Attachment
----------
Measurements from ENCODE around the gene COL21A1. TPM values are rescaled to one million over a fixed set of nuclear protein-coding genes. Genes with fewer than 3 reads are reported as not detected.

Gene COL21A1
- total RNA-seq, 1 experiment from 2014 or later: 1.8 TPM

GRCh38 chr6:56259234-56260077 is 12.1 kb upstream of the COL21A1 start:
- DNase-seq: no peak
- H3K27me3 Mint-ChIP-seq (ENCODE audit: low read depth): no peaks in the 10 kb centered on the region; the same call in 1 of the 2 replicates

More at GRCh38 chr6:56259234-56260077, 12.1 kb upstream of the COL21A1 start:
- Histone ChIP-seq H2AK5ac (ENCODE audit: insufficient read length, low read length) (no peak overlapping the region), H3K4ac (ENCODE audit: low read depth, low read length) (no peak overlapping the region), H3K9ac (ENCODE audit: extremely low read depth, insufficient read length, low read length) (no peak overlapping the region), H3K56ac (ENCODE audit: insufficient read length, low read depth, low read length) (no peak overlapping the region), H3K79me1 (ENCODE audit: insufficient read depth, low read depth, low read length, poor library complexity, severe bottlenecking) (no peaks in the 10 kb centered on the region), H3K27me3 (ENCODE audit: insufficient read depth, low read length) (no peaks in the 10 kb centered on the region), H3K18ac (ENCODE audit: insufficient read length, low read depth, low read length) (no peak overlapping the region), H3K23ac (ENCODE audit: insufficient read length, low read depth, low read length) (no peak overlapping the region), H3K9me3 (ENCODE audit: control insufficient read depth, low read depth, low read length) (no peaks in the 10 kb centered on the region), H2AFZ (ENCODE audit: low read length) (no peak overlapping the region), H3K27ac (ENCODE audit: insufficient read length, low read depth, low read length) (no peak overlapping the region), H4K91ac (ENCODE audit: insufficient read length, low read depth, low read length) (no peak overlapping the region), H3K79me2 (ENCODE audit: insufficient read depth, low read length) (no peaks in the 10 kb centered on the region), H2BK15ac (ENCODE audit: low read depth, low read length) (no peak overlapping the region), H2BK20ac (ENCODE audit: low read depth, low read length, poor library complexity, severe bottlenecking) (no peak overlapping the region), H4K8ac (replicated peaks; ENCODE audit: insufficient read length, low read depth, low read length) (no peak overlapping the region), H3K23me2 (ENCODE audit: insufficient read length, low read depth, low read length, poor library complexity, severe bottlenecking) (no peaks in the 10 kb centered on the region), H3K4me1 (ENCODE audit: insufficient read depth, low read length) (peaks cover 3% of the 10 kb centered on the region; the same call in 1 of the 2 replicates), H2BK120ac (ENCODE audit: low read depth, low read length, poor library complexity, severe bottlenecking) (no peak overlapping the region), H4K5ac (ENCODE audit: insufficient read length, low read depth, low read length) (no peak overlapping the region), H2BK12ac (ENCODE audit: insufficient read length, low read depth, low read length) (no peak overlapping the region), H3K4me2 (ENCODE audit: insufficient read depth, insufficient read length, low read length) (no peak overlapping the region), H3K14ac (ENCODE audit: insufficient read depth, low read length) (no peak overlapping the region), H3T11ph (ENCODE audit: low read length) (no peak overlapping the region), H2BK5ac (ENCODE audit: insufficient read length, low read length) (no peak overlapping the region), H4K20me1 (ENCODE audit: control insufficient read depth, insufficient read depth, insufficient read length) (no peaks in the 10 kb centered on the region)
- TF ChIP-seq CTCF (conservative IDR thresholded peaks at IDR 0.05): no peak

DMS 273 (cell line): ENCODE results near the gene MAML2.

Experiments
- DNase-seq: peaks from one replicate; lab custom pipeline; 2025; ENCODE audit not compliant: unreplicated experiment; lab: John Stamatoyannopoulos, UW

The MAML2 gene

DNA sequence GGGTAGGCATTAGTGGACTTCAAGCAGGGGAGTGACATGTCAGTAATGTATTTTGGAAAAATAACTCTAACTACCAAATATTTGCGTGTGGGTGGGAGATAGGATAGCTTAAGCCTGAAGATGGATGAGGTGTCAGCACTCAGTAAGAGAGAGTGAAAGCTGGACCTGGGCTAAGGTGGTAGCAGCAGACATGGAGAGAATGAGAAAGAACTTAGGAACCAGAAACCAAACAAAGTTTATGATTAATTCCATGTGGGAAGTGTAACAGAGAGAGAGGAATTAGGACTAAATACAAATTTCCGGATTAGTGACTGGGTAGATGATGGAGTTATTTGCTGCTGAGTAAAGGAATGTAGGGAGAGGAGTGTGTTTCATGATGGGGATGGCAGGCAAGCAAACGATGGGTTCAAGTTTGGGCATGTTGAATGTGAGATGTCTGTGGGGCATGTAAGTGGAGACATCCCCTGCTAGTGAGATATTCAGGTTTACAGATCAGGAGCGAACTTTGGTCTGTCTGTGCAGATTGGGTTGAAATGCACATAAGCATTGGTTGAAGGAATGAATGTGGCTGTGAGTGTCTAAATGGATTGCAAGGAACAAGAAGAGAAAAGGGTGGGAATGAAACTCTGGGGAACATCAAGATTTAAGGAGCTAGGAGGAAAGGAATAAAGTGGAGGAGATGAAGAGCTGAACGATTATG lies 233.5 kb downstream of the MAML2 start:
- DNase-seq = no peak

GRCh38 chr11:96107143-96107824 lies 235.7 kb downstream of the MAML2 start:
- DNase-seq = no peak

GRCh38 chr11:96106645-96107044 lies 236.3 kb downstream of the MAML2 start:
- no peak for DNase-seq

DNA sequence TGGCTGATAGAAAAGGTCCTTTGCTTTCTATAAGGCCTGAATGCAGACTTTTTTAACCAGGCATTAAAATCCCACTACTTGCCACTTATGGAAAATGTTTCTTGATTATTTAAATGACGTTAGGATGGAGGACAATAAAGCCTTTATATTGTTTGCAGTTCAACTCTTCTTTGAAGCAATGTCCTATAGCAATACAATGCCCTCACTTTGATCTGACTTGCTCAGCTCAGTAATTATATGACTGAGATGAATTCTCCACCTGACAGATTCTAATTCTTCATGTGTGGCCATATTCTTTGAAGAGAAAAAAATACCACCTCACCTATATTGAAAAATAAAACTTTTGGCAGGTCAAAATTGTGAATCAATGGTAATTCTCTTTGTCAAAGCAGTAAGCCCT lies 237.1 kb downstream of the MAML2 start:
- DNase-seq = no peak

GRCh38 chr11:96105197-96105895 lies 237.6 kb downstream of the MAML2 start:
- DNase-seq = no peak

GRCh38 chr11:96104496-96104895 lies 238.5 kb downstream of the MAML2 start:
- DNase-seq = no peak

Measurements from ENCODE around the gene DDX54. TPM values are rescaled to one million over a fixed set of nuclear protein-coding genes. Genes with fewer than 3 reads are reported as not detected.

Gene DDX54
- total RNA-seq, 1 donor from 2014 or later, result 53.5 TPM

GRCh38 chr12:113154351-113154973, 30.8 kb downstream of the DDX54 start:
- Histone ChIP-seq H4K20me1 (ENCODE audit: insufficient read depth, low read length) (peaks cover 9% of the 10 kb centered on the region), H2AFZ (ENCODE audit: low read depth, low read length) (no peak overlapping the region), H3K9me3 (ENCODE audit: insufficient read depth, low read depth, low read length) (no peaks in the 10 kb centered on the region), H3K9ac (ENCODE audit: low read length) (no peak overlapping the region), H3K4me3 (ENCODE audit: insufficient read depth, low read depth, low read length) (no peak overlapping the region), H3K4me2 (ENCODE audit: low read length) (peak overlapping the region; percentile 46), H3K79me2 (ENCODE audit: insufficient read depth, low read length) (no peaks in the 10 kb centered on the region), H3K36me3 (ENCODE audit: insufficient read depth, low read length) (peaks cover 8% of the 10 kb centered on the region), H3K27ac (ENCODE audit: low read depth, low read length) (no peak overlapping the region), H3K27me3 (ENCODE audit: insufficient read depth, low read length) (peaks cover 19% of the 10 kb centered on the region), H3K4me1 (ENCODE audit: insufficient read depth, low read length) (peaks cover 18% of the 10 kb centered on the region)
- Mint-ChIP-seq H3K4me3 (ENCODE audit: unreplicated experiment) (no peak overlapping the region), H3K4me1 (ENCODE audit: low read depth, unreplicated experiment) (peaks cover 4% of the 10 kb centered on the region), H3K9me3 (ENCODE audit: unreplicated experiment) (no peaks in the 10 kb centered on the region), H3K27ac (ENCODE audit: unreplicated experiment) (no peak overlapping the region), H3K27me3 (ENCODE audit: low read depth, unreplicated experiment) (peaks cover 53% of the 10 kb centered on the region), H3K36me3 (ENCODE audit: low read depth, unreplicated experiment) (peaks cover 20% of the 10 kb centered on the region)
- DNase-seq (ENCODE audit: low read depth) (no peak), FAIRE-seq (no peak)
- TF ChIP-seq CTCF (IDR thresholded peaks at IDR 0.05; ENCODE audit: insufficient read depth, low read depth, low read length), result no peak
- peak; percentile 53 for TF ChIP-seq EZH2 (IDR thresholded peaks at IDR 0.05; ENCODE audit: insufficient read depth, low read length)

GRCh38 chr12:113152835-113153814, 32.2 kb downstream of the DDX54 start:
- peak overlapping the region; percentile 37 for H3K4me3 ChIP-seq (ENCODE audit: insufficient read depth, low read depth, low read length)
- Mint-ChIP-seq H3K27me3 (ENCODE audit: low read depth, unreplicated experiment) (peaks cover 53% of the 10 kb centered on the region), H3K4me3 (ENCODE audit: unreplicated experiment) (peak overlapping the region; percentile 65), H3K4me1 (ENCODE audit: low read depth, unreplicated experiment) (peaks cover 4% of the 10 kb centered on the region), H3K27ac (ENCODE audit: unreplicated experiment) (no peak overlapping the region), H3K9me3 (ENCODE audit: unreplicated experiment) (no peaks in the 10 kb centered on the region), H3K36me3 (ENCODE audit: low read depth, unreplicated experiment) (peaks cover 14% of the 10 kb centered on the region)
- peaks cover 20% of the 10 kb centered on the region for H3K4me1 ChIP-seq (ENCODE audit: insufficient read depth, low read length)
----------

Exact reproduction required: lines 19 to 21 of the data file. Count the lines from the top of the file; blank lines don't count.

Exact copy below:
- no peak for DNase-seq

DNA sequence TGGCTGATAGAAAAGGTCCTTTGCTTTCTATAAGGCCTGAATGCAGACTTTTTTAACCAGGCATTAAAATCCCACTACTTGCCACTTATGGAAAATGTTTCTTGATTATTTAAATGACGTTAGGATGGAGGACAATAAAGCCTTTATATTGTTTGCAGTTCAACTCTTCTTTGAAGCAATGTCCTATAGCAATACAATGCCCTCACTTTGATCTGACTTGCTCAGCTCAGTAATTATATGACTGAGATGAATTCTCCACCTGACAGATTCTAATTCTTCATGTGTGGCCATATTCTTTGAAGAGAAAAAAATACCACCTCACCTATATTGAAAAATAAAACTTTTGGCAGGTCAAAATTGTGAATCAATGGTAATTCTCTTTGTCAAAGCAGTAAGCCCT lies 237.1 kb downstream of the MAML2 start:
- DNase-seq = no peak